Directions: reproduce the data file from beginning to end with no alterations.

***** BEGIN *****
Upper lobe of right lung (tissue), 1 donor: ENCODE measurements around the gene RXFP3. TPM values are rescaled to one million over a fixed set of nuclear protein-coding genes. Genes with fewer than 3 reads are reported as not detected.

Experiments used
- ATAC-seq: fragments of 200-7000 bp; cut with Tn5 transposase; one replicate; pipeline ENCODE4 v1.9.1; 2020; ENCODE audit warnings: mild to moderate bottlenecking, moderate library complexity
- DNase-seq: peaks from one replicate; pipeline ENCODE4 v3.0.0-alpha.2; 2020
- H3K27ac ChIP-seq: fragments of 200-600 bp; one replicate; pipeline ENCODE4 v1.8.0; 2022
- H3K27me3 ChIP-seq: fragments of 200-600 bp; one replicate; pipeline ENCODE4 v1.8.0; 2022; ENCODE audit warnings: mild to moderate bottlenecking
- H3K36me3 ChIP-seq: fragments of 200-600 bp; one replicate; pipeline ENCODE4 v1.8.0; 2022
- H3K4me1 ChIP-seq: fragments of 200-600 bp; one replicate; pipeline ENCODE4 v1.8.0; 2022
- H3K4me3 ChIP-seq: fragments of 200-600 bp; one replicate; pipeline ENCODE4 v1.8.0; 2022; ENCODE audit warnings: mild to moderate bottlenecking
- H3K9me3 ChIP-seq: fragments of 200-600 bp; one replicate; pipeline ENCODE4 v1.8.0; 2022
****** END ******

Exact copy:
Upper lobe of right lung (tissue), 1 donor: ENCODE measurements around the gene RXFP3. TPM values are rescaled to one million over a fixed set of nuclear protein-coding genes. Genes with fewer than 3 reads are reported as not detected.

Experiments used
- ATAC-seq: fragments of 200-7000 bp; cut with Tn5 transposase; one replicate; pipeline ENCODE4 v1.9.1; 2020; ENCODE audit warnings: mild to moderate bottlenecking, moderate library complexity
- DNase-seq: peaks from one replicate; pipeline ENCODE4 v3.0.0-alpha.2; 2020
- H3K27ac ChIP-seq: fragments of 200-600 bp; one replicate; pipeline ENCODE4 v1.8.0; 2022
- H3K27me3 ChIP-seq: fragments of 200-600 bp; one replicate; pipeline ENCODE4 v1.8.0; 2022; ENCODE audit warnings: mild to moderate bottlenecking
- H3K36me3 ChIP-seq: fragments of 200-600 bp; one replicate; pipeline ENCODE4 v1.8.0; 2022
- H3K4me1 ChIP-seq: fragments of 200-600 bp; one replicate; pipeline ENCODE4 v1.8.0; 2022
- H3K4me3 ChIP-seq: fragments of 200-600 bp; one replicate; pipeline ENCODE4 v1.8.0; 2022; ENCODE audit warnings: mild to moderate bottlenecking
- H3K9me3 ChIP-seq: fragments of 200-600 bp; one replicate; pipeline ENCODE4 v1.8.0; 2022